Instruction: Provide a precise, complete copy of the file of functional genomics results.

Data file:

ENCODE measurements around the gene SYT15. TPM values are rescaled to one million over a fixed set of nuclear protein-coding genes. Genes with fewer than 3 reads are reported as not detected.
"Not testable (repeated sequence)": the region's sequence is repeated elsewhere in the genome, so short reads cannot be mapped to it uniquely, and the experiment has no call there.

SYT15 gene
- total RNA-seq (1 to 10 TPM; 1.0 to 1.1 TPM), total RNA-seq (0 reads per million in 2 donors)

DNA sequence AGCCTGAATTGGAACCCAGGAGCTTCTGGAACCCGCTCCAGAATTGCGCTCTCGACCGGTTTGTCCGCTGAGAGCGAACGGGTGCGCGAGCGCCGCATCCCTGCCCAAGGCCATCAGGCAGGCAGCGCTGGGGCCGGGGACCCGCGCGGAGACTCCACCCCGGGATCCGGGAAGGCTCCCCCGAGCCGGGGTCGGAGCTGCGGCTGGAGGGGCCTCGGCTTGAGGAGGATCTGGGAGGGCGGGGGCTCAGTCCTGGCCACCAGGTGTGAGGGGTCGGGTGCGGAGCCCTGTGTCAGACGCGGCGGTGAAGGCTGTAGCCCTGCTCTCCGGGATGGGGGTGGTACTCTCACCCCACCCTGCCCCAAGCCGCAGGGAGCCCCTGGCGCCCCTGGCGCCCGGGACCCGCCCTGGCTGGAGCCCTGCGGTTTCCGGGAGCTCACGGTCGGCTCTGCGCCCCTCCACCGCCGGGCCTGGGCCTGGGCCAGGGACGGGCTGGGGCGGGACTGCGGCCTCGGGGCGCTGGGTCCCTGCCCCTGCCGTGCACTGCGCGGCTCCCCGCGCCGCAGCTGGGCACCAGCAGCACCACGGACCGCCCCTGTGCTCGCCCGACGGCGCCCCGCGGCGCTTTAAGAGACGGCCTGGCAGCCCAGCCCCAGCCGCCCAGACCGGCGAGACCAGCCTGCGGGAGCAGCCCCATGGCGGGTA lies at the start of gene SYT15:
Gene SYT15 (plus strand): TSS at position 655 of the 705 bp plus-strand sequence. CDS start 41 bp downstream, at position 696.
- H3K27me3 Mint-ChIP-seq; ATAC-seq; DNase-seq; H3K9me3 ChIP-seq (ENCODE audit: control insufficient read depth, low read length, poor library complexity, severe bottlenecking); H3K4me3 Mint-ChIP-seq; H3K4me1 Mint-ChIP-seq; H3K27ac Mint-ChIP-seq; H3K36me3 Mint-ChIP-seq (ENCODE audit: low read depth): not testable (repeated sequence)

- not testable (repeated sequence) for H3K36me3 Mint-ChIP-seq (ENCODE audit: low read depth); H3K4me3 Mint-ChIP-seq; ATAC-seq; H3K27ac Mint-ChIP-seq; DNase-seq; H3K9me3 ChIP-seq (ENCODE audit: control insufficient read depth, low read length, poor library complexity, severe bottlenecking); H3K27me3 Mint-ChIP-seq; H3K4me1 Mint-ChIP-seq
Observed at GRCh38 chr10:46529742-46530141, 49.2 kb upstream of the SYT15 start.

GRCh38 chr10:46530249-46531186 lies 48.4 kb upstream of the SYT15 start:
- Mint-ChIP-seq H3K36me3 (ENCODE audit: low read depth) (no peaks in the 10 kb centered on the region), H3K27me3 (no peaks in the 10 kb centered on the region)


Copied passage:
ENCODE measurements around the gene SYT15. TPM values are rescaled to one million over a fixed set of nuclear protein-coding genes. Genes with fewer than 3 reads are reported as not detected.
"Not testable (repeated sequence)": the region's sequence is repeated elsewhere in the genome, so short reads cannot be mapped to it uniquely, and the experiment has no call there.

SYT15 gene
- total RNA-seq (1 to 10 TPM; 1.0 to 1.1 TPM), total RNA-seq (0 reads per million in 2 donors)

DNA sequence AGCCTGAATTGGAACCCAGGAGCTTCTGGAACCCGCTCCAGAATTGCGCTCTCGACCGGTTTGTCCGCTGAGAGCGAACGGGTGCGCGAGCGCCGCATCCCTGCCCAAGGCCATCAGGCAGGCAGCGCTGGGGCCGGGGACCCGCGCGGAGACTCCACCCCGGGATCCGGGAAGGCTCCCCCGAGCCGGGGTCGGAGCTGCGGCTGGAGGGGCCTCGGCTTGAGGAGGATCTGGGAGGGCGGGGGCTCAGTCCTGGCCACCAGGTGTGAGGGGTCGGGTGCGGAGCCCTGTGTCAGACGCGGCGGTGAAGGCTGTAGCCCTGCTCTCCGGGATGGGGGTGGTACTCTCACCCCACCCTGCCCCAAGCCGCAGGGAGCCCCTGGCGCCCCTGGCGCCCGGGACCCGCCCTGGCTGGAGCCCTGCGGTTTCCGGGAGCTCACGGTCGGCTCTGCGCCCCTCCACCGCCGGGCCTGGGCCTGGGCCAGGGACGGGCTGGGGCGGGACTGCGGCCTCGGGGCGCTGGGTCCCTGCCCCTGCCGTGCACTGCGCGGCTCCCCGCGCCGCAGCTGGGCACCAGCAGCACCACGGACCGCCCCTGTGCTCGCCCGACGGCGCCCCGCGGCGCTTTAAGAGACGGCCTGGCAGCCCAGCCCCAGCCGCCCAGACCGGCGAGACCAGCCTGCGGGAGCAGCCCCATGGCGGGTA lies at the start of gene SYT15:
Gene SYT15 (plus strand): TSS at position 655 of the 705 bp plus-strand sequence. CDS start 41 bp downstream, at position 696.
- H3K27me3 Mint-ChIP-seq; ATAC-seq; DNase-seq; H3K9me3 ChIP-seq (ENCODE audit: control insufficient read depth, low read length, poor library complexity, severe bottlenecking); H3K4me3 Mint-ChIP-seq; H3K4me1 Mint-ChIP-seq; H3K27ac Mint-ChIP-seq; H3K36me3 Mint-ChIP-seq (ENCODE audit: low read depth): not testable (repeated sequence)

- not testable (repeated sequence) for H3K36me3 Mint-ChIP-seq (ENCODE audit: low read depth); H3K4me3 Mint-ChIP-seq; ATAC-seq; H3K27ac Mint-ChIP-seq; DNase-seq; H3K9me3 ChIP-seq (ENCODE audit: control insufficient read depth, low read length, poor library complexity, severe bottlenecking); H3K27me3 Mint-ChIP-seq; H3K4me1 Mint-ChIP-seq
Observed at GRCh38 chr10:46529742-46530141, 49.2 kb upstream of the SYT15 start.

GRCh38 chr10:46530249-46531186 lies 48.4 kb upstream of the SYT15 start:
- Mint-ChIP-seq H3K36me3 (ENCODE audit: low read depth) (no peaks in the 10 kb centered on the region), H3K27me3 (no peaks in the 10 kb centered on the region)